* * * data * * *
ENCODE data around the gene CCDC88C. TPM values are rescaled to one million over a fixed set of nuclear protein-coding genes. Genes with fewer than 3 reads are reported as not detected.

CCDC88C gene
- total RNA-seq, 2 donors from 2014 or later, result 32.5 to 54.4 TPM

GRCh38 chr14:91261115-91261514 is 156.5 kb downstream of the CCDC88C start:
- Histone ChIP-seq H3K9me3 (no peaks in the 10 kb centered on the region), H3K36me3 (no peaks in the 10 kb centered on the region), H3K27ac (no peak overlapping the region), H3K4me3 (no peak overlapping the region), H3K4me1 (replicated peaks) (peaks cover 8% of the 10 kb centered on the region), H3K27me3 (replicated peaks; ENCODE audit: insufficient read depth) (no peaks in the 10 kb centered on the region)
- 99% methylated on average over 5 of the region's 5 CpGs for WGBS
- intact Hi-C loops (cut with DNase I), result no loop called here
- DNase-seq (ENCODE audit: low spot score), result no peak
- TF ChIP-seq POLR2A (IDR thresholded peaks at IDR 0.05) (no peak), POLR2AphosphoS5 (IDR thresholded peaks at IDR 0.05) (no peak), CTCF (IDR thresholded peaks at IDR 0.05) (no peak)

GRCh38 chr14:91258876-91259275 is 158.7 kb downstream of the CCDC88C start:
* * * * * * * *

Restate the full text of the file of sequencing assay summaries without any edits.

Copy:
ENCODE data around the gene CCDC88C. TPM values are rescaled to one million over a fixed set of nuclear protein-coding genes. Genes with fewer than 3 reads are reported as not detected.

CCDC88C gene
- total RNA-seq, 2 donors from 2014 or later, result 32.5 to 54.4 TPM

GRCh38 chr14:91261115-91261514 is 156.5 kb downstream of the CCDC88C start:
- Histone ChIP-seq H3K9me3 (no peaks in the 10 kb centered on the region), H3K36me3 (no peaks in the 10 kb centered on the region), H3K27ac (no peak overlapping the region), H3K4me3 (no peak overlapping the region), H3K4me1 (replicated peaks) (peaks cover 8% of the 10 kb centered on the region), H3K27me3 (replicated peaks; ENCODE audit: insufficient read depth) (no peaks in the 10 kb centered on the region)
- 99% methylated on average over 5 of the region's 5 CpGs for WGBS
- intact Hi-C loops (cut with DNase I), result no loop called here
- DNase-seq (ENCODE audit: low spot score), result no peak
- TF ChIP-seq POLR2A (IDR thresholded peaks at IDR 0.05) (no peak), POLR2AphosphoS5 (IDR thresholded peaks at IDR 0.05) (no peak), CTCF (IDR thresholded peaks at IDR 0.05) (no peak)

GRCh38 chr14:91258876-91259275 is 158.7 kb downstream of the CCDC88C start: